The dollar store bubble
Family Dollar has deals coming from every direction. AG covered the news of the Dollar Tree/Family Dollar merger in July, but now there is another bid on the table. The latest bid comes from Dollar General to the tune of $9.7 billion.
Even though the offer from Dollar Tree was less, at $8.5 billion, Family Dollar has decidd to stick with it. The New York Times reports Family Dollar cites “significant antitust issues” as the reason for rejecting Dollar General’s offer.
Dollar General’s proposed offer included all cask, as opposed to Dollar Tree’s combo offer of cash and stock. The Dollar General bid was approximately, $78.50 per Family Dollar Share, which toppled Dollar Tree’s offer of $74.50 per share by an approximate $8.5 billion. CEO of Family Dollar, Howard Levine states that the board’s decision to reject Dollar General’s offer was unanimous and showed respect for their deal with Dollar Tree.
However the CEO of Dollar General, Rick Dreiling, does not seem to think the deal-making is over. Dreiling stated they “have done extensive antitrust analysis.”
So is there a deal or not?
Other sources concur; Deutsche Bank analyst, Paul Trussell stated, “It is clear through the most recent releases that we’ve seen that Dollar General is very serious about getting this deal done. I would not be surprised to see Dollar General present a tender offer to Family Dollar shareholders themselves.”
Edward P. Garden, an executive at Trian Fund Management, run by Nelson Peltz, which also owns a 7.3 percent stake in Family Dollar, states, “given the significant antitrust issues involved with Dollar General’s proposal, we will not jeopardize the Dollar Tree deal for a transaction with Dollar General that has a high likelihood of not closing due to antitrust considerations.”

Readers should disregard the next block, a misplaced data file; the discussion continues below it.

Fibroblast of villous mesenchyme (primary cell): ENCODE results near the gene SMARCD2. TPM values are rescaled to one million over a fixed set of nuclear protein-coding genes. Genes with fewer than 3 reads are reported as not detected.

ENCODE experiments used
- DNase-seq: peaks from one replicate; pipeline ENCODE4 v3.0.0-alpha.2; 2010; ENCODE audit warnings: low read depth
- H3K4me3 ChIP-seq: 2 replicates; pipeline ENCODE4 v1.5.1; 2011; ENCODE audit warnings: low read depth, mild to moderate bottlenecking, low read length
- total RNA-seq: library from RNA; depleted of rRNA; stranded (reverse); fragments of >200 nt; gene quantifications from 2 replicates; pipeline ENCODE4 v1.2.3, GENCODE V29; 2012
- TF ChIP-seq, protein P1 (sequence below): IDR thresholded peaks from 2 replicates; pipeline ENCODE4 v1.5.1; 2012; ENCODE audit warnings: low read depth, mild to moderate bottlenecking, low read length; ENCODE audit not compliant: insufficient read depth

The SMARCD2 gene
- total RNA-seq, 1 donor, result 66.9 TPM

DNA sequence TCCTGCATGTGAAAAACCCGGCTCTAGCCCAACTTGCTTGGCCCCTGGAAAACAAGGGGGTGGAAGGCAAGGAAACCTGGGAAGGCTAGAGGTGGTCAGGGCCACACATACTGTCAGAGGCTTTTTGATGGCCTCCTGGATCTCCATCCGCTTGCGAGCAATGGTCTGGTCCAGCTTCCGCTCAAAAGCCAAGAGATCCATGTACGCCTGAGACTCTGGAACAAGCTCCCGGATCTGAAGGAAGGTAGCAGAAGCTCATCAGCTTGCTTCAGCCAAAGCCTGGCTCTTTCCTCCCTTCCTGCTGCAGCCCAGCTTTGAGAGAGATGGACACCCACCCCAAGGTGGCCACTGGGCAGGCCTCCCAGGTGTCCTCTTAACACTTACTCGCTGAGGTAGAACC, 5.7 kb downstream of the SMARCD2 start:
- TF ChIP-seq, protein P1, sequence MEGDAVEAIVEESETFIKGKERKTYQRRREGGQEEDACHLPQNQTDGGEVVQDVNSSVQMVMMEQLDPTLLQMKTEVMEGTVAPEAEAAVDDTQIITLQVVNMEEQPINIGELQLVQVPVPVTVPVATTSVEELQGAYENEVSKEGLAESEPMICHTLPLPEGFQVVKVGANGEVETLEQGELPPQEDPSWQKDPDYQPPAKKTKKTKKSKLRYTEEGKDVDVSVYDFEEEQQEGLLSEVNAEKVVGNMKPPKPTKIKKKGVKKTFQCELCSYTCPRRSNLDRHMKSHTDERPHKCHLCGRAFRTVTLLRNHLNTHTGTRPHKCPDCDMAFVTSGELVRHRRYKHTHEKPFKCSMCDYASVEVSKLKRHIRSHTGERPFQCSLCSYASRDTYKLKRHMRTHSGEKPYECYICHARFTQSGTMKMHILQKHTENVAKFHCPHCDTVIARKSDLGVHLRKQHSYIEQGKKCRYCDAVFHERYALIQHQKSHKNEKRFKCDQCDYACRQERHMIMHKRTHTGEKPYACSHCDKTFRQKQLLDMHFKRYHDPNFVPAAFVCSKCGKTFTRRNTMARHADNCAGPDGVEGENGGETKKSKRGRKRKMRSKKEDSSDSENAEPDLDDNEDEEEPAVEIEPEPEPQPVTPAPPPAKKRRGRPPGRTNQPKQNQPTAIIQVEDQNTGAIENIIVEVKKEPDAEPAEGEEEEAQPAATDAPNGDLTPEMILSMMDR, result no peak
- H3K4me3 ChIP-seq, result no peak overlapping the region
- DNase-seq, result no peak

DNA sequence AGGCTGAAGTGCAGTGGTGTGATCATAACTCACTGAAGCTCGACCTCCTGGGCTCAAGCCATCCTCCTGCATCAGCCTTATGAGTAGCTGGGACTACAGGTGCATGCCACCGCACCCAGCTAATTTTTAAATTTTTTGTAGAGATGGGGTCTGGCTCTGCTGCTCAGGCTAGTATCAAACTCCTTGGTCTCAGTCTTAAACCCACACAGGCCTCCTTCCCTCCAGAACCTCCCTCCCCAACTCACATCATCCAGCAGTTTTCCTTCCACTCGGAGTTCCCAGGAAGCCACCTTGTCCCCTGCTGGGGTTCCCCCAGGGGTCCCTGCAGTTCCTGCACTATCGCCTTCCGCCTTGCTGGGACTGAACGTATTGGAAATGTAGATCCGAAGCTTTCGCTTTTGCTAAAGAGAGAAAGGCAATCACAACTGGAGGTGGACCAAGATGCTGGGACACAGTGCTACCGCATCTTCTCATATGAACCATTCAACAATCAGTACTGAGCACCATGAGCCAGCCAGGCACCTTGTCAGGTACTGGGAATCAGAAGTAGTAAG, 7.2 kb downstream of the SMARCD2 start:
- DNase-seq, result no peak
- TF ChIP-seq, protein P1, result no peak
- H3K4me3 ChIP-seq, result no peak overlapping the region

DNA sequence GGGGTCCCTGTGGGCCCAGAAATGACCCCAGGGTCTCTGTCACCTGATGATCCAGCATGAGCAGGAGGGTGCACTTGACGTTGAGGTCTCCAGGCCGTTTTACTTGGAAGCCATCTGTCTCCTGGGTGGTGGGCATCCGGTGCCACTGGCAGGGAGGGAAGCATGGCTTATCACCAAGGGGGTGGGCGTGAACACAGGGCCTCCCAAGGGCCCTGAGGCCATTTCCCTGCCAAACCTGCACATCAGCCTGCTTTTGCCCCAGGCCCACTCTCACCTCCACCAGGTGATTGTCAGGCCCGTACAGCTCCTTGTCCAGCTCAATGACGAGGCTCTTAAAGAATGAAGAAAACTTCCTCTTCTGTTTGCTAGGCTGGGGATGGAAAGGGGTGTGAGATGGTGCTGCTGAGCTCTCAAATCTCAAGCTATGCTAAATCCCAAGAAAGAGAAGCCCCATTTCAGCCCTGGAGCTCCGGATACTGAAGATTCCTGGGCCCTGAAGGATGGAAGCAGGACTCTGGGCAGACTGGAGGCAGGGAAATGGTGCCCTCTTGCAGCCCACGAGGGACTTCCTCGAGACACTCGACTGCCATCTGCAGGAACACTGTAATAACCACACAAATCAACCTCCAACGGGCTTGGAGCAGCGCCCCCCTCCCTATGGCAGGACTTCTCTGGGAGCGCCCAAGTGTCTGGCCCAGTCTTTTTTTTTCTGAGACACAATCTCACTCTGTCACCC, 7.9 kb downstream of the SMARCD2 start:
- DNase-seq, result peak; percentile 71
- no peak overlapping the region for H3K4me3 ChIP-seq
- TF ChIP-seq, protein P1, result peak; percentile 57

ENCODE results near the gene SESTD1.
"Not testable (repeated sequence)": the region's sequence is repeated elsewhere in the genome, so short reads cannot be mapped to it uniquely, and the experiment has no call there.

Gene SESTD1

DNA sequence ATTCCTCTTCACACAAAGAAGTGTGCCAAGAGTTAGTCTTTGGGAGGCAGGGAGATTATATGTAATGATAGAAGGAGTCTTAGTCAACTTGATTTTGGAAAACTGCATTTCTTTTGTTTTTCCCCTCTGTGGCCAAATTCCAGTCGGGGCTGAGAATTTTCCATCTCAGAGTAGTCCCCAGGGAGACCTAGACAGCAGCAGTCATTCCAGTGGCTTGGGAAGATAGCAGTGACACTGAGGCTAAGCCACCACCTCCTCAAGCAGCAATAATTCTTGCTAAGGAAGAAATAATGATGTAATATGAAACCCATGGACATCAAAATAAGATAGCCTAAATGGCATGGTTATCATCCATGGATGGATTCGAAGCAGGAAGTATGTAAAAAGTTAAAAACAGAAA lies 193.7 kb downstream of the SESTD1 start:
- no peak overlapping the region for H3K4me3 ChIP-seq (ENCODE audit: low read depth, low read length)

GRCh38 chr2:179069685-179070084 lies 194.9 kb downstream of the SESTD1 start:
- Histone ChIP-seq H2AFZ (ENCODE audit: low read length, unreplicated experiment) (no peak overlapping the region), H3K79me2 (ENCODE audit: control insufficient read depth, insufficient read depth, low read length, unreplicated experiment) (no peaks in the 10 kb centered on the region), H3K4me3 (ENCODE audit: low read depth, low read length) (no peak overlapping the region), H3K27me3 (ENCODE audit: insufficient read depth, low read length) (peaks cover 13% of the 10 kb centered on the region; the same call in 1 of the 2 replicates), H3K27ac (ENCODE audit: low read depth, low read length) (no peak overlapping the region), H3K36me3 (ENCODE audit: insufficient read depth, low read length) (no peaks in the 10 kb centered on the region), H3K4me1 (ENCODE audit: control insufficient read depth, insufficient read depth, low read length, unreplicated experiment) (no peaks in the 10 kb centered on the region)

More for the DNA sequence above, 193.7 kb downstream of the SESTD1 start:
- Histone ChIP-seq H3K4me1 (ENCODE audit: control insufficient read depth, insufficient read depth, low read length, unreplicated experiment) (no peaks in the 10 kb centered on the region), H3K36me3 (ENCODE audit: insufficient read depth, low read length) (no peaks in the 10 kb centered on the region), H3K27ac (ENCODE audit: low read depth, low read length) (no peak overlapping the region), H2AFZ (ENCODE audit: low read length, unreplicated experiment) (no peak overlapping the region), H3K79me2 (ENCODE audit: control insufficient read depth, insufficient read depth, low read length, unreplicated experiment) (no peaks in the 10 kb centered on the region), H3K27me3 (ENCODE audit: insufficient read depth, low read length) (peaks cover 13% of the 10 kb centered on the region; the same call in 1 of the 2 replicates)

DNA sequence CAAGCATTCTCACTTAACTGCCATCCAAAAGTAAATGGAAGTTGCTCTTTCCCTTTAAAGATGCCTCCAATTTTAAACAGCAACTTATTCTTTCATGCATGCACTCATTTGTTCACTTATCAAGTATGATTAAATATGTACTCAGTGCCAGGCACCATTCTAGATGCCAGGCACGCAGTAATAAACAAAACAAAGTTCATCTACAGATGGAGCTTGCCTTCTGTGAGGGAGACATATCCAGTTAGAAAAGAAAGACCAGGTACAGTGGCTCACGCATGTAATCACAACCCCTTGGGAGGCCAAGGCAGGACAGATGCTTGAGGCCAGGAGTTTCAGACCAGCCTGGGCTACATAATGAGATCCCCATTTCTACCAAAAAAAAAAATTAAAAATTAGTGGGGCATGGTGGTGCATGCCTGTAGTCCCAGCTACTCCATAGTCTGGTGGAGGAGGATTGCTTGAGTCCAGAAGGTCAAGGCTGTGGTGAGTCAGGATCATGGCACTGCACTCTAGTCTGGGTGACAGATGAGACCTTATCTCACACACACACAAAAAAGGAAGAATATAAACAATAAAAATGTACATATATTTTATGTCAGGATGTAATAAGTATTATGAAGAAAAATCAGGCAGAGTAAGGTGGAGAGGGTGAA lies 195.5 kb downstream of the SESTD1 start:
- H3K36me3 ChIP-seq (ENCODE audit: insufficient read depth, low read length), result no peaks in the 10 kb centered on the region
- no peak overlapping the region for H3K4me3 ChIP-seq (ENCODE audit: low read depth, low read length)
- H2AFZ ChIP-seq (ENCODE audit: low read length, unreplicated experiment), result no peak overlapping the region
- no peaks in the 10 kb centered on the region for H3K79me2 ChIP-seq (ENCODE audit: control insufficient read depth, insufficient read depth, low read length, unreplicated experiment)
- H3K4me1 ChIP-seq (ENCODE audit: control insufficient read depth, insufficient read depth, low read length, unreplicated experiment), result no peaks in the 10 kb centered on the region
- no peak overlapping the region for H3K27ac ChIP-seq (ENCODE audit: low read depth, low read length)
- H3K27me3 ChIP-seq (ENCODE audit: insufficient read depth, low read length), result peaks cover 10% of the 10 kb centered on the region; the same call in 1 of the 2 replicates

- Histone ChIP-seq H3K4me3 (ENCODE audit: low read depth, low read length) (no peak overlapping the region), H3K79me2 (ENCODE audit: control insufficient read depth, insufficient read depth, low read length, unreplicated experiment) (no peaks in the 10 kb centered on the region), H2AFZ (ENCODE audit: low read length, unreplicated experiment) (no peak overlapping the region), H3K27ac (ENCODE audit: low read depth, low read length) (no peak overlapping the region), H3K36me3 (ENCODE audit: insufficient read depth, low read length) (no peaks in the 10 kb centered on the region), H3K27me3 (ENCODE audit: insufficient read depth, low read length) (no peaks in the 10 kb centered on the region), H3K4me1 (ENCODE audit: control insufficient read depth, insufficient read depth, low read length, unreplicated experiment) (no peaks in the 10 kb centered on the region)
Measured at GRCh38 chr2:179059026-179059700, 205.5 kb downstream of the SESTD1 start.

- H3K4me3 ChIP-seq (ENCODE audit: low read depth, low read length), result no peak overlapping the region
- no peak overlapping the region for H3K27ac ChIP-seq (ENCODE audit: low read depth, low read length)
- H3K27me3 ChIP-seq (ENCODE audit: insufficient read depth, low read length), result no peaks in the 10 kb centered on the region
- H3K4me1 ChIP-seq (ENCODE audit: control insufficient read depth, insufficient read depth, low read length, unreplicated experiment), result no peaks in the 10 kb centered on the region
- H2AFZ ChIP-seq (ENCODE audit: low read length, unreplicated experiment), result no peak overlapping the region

The Dollar General rejection came less than twelve hours after aforementioned CEO Levine, was accused by Dollar General not maximizing the value of the corporation for shareholders. In the rejection notice, Levine states that their rejection was based on a simpler concern: combining the country’s two biggest dollar stores would pose serious risk of rejection from antitrust-regulators (according to the New York Times).
Family Dollar did acknowledge Dollar General had mentioned the possibility of a merger for the past year and a half, but stated Dollar General repeatedly canceled meetings, most notable one in June, which was scheduled to address antitrust issues. In fact, Family Dollar states the last time both companies met, no interest was expressed in continuing to pursue the deal. Shortly after this meeting, Family Dollar signed a nondisclosure agreement with Dollar Tree preventing any further mention of their merger.
It looks like, at least for the moment, that the Dollar Tree deal will remain in place. But there is a small possibility it could change.